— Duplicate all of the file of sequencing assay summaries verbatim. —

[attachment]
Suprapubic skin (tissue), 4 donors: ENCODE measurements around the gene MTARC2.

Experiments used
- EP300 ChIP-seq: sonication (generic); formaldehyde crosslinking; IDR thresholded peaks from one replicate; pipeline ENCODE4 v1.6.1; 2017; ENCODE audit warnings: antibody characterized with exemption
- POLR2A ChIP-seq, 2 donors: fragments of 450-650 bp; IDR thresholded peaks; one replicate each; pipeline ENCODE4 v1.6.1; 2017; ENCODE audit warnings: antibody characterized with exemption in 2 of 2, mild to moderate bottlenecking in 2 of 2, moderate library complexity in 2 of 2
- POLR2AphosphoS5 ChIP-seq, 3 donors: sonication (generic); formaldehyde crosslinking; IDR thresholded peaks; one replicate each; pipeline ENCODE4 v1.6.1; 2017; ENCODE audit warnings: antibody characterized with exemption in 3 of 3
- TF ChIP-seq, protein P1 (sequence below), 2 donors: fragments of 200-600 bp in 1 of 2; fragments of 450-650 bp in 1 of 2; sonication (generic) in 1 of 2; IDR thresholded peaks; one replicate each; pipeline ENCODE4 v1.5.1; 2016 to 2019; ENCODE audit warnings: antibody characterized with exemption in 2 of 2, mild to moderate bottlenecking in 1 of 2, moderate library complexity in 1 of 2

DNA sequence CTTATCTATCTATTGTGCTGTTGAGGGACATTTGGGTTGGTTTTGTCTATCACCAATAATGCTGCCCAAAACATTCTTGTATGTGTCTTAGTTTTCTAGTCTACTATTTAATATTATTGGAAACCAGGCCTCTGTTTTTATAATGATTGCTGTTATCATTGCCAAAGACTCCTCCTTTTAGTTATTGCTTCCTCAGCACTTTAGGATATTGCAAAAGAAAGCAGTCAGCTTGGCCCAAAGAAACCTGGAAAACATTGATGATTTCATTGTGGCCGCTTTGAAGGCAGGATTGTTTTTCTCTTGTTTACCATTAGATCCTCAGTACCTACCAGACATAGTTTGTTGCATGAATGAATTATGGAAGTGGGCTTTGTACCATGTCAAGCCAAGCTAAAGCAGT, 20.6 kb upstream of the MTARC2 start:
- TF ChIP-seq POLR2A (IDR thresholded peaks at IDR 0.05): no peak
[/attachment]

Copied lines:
Suprapubic skin (tissue), 4 donors: ENCODE measurements around the gene MTARC2.

Experiments used
- EP300 ChIP-seq: sonication (generic); formaldehyde crosslinking; IDR thresholded peaks from one replicate; pipeline ENCODE4 v1.6.1; 2017; ENCODE audit warnings: antibody characterized with exemption
- POLR2A ChIP-seq, 2 donors: fragments of 450-650 bp; IDR thresholded peaks; one replicate each; pipeline ENCODE4 v1.6.1; 2017; ENCODE audit warnings: antibody characterized with exemption in 2 of 2, mild to moderate bottlenecking in 2 of 2, moderate library complexity in 2 of 2
- POLR2AphosphoS5 ChIP-seq, 3 donors: sonication (generic); formaldehyde crosslinking; IDR thresholded peaks; one replicate each; pipeline ENCODE4 v1.6.1; 2017; ENCODE audit warnings: antibody characterized with exemption in 3 of 3
- TF ChIP-seq, protein P1 (sequence below), 2 donors: fragments of 200-600 bp in 1 of 2; fragments of 450-650 bp in 1 of 2; sonication (generic) in 1 of 2; IDR thresholded peaks; one replicate each; pipeline ENCODE4 v1.5.1; 2016 to 2019; ENCODE audit warnings: antibody characterized with exemption in 2 of 2, mild to moderate bottlenecking in 1 of 2, moderate library complexity in 1 of 2

DNA sequence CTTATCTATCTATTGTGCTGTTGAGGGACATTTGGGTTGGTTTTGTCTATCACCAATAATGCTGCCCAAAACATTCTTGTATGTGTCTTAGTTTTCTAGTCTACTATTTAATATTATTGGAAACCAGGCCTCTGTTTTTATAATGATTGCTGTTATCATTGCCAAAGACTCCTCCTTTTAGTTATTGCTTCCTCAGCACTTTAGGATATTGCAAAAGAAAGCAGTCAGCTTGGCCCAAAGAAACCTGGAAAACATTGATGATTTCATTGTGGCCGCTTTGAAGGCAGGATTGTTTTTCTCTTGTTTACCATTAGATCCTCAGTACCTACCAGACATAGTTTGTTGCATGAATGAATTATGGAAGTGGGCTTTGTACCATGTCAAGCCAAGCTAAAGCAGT, 20.6 kb upstream of the MTARC2 start:
- TF ChIP-seq POLR2A (IDR thresholded peaks at IDR 0.05): no peak